YouTube is all about live streaming lately, and now the video-sharing platform has announced COD (ahem—slang for “Call of Duty”) players can soon stream their gameplay when Activation launches the latest title for its popular franchise next week.

“Call of Duty Elite takes the live streaming experience even further, letting viewers on Elite see the player card of the user that is streaming,” announced Activision in a press release. “With just a couple clicks, viewers can dig deeper to see such information as class loadouts, recent match data, as well as career stats across supported Call of Duty games on Elite.”

The partnership essentially allows gamers to watch exploits in real-time multiplayer Call of Duty: Black Ops II matches for free. The deal is coushiony for Google and Activision, too. The Internet Giant gets engaging content to bulk its website, while Activation lands premium promotion.

Call of Duty: Black Ops II launches worldwide on Nov. 13, presumably at the $60-something price mark, for Xbox 360, PlayStation 3, and Windows PC. The title will also release in North America on Nov. 18 for the new Wii U.

Pre-orders are available at Amazon: 

Get the press release below for more details.

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Angry Birds Star Wars launches, Pinterest tests secret boards, and Starbucks adds Square Wallet payments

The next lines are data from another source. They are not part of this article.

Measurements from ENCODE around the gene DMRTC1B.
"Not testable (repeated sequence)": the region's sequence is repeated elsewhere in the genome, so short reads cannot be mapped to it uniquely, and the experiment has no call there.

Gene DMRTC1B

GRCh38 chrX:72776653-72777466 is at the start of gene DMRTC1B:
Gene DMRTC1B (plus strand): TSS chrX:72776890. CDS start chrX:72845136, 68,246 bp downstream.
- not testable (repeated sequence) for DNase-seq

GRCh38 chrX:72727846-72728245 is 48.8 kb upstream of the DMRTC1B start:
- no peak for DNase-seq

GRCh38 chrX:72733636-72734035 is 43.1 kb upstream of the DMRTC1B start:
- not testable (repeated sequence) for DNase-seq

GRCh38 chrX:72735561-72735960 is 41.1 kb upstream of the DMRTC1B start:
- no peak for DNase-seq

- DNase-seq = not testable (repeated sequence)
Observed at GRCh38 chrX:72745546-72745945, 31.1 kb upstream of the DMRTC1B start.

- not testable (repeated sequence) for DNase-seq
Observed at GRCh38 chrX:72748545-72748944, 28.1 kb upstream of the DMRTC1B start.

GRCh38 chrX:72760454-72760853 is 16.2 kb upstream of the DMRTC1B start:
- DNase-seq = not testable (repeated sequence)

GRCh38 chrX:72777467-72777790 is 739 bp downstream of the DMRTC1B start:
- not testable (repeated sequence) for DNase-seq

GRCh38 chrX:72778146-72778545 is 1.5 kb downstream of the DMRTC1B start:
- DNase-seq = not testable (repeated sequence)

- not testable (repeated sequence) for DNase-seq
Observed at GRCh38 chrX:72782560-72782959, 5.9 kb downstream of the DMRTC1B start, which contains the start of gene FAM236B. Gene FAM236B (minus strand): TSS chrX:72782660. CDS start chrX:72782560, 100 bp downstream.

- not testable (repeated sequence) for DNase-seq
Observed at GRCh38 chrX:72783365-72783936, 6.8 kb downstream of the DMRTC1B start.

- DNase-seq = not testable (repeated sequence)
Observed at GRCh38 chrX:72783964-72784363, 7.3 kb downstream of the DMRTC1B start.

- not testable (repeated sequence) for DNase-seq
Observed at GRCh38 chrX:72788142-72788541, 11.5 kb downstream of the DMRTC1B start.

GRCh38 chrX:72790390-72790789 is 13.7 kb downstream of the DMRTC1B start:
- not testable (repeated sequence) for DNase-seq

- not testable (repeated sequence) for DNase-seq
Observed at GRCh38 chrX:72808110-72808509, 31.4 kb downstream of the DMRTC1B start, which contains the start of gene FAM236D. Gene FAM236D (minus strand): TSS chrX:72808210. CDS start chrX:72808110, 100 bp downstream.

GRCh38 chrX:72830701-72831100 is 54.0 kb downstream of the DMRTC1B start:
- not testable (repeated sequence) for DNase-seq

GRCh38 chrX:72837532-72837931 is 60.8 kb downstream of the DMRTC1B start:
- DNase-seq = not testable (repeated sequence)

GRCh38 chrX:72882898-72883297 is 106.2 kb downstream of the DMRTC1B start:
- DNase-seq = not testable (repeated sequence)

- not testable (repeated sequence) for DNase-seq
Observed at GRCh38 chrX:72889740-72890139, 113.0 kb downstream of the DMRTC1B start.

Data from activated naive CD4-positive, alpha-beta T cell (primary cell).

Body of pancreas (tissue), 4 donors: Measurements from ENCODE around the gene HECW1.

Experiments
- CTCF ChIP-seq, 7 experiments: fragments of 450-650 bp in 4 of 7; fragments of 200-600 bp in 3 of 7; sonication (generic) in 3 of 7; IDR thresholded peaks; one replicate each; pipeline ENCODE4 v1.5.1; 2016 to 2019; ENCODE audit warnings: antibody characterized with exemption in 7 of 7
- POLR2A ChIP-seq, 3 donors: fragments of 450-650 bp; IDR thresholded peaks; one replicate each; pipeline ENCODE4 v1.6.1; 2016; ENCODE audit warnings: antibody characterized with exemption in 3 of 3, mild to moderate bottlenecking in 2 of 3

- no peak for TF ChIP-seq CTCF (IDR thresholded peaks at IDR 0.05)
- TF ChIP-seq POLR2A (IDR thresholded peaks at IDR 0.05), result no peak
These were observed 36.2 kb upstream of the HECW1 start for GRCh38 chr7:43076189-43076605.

A few notable apps either launched or announced headlining news today, so 9to5Google gathered the most noteworthy ones in a roundup below. Our sister website, 9to5Mac, publishes app roundups on a daily basis, and now we attempt to do the same here for the most important changes happening in the Google Play store. We will also continually update this list throughout the day, so keep checking back for more details.

1. Angry Birds Star Wars
The highly-anticipated (and much-teased) Angry Birds Star Wars is now available in Google Play (video atop). Developer Rovio has long been working with the recently Disney-acquired LucasArts to bulk its popular app lineup with a Star Wars-themed iteration of Angry Birds that brings new creative and play experiences to the franchise.

The latest Rovio title ditches the traditional exploding/flinging Angry Birds for a slew of new bird characters each wielding a unique weapon. The Han Solo bird, for instance, halts enemies with a three-shot space gun. The game also features iconic Star Wars locations, 80 immersive levels, “hours and hours” of gameplay, fresh mechanics, and new level-up capabilities for birds.

Check it out:

Angry Birds Star Wars also landed on the Mac, iOS, Amazon Kindle Fire, and Windows 8 platforms today.

More apps below.

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Google launching free mobile access to web services in developing countries